Monday, January 13, 2014

values and craftsmanship...

From the Children's Library of Work and Play, Carpentry and Woodwork
A genuine craftsman
You don't have to preach honesty to men with a creative purpose. Let a human being throw the energies of his soul into the making of something, and the instinct of workmanship will take care of his honesty. A genuine craftsman will not adulterate his product. The reason isn't because duty says he shouldn't but because passion says he couldn't. -- Walter Lippman
Sometime in the next 5 days, Judge Connie Griffin will announce her decision on whether or not AEP/SWEPCO will be allowed to build a massive high voltage power line through my community. I first want to thank her for the gracious manner in which she has addressed each of us and made certain that we've felt we were being heard. We know that it will, however, come down to a matter of law. The state law proclaims the importance of our small local communities, and that the economic, environmental, cultural and historic resources of our small local communities must be considered. AEP/SWEPCO ignored the serious concerns of our local community in its environmental impact statement on the project has been proclaimed faulty by agencies of both the state and Federal Governments. These agencies include the Department of Arkansas Heritage, the Department of Arkansas Tourism, The National Park Service, and the US Army Corp of Engineers.

AEP/SWEPCO seeks is the right to take through eminent domain, properties owned and cared for by individual citizens of Arkansas which should only be allowed when the greater needs of the citizens of Arkansas cannot be met through other means. In this particular case, the need for this power line has not been proved. In fact, what has been proven is that the power line is not necessary, despite SWEPCOs multitudinous verbal fabrications to the contrary. When completed with a second 345 kV circuit, it would supply over 8 times the amount of power currently in use in this county while they claimed it was only for our reliability. Demand for electric power in the US has declined for the third year in a row, even as the US has clawed its way out of recession. Distributed power generation from the installation of solar panels threatens the basic business model upon which AEP/SWEPCO plans to pay for this power line.

If this power line goes through, citizens of Arkansas will be left holding the bag, with an electric distribution network none of us can afford. By now, I'm certain Judge Connie Griffin will be carefully composing her text. I hope the APSC and the power company have learned a few things from this case. Those of us in opposition to it certainly have. What we have here in the beauty of our forests and meadows, rivers and streams of Northwest Arkansas must not be taken for granted. There are those who have yet to awaken to the beauty we have here. In the meantime, my fingers are crossed that Judge Griffin rules against SWEPCO in this case.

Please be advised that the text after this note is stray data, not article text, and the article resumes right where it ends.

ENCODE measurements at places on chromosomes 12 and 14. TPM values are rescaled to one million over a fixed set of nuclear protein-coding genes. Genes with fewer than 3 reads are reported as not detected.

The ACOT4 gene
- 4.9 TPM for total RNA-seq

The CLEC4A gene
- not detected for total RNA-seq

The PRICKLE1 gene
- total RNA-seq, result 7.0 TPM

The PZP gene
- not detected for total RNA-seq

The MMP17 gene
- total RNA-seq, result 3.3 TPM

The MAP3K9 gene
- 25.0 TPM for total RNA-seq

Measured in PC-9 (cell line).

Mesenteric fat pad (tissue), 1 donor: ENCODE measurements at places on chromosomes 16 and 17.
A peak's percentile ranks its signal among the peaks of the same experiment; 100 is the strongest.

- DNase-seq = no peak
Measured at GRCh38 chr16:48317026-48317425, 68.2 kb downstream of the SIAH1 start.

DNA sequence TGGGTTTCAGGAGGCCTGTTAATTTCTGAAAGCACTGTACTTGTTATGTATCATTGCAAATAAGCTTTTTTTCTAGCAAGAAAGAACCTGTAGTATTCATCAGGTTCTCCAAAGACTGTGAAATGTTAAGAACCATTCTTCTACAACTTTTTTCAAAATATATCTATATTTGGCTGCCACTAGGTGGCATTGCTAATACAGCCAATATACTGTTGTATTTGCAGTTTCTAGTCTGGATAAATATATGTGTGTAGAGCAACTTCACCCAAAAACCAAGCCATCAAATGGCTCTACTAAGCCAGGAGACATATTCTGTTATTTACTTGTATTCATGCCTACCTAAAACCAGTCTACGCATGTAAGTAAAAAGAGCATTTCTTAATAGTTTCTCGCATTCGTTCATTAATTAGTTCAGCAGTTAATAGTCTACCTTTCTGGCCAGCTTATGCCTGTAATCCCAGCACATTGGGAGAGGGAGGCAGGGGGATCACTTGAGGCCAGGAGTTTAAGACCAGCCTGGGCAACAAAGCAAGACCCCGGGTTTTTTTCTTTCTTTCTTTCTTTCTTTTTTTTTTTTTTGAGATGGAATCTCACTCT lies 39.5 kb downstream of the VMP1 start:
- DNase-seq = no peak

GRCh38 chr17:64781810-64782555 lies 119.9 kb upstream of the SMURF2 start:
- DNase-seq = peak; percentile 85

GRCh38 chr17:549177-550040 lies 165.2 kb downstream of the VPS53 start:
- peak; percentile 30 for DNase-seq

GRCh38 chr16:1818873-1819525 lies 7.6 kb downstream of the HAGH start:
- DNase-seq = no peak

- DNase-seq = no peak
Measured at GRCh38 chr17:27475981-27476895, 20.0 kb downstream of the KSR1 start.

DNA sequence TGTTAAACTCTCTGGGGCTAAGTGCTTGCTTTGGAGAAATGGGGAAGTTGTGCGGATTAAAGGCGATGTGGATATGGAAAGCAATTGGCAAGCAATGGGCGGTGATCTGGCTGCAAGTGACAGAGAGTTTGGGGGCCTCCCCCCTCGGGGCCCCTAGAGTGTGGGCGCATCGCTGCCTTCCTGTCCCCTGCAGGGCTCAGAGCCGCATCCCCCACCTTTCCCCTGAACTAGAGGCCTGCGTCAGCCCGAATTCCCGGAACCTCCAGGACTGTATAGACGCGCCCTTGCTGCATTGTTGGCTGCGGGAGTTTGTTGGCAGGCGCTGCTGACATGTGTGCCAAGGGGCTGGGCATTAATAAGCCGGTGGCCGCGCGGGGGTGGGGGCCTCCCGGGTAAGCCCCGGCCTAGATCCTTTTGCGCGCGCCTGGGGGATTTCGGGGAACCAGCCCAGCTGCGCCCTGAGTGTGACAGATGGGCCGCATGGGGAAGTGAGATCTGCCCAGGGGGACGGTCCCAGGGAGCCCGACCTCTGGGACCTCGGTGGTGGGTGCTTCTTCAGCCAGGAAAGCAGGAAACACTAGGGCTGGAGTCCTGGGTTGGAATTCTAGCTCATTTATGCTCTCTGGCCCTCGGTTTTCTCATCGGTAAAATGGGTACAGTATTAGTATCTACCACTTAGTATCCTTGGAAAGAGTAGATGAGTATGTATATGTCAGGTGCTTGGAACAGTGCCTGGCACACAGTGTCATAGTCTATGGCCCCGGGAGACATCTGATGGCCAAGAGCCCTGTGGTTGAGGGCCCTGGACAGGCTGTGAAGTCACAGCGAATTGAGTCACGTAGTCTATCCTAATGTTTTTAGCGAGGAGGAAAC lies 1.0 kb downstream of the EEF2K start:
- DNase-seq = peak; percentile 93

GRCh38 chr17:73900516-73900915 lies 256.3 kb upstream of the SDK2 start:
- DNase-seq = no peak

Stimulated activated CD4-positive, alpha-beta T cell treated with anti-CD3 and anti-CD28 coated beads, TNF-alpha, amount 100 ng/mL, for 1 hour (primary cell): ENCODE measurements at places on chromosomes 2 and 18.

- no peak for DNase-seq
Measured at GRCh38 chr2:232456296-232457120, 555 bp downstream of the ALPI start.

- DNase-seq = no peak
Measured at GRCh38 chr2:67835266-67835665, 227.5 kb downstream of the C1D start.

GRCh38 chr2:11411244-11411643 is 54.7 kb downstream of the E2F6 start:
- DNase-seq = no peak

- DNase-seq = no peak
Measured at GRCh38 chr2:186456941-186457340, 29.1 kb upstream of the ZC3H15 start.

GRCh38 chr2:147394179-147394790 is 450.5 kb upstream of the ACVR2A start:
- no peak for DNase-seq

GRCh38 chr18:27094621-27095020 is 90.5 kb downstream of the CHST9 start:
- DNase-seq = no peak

I know that some might consider this case to be off subject for this blog about hands-on learning. The way I see it is that learning lessons hands-on in early life, increases sensitivities of all kinds in later life. The planning staff at AEP/SWEPCO has been completely out of touch. Where was Froebel's Kindergarten when they needed it most?

The following is:
The Sacredness of Work
The house-builder at work in cities or anywhere,
The preparatory jointing, squaring, sawing, mortising,
The hoist-up of beams, the push of them in their paces, laying them regular.
Setting the studs by their tenons in the mortises, according as they were prepared,
The blows of mallets and hammers--Paeans and praises to Him!
-- Walt Whitman
Froebel's 3rd gift.
You will notice that without an understanding of the vocabulary of woodworking, Whitman's poem would be meaningless. Today in the CSS wood shop, the upper elementary school kids worked on their woodworking vocabulary. They also turned on the lathe and worked on independent projects.

I began making boxes for Froebel's 3rd Gift, as an exercise in my own hand work, that can be used by our pre-school and kindergarten students.

My High School students and I have begun a class in  box making.

Make, fix and create… teach others to do so, too.

1 comment:

  1. Chris6:18 PM

    I just started watching Ken Burns' documentary on the National Parks again. Securing the rights of our posterity to enjoy the beauty of the natural world should always trump the greedy thirst for profits. There will always be a few who would exploit or desecrate these places for want of selfishly personal wealth. Thank you for pursuing this cause.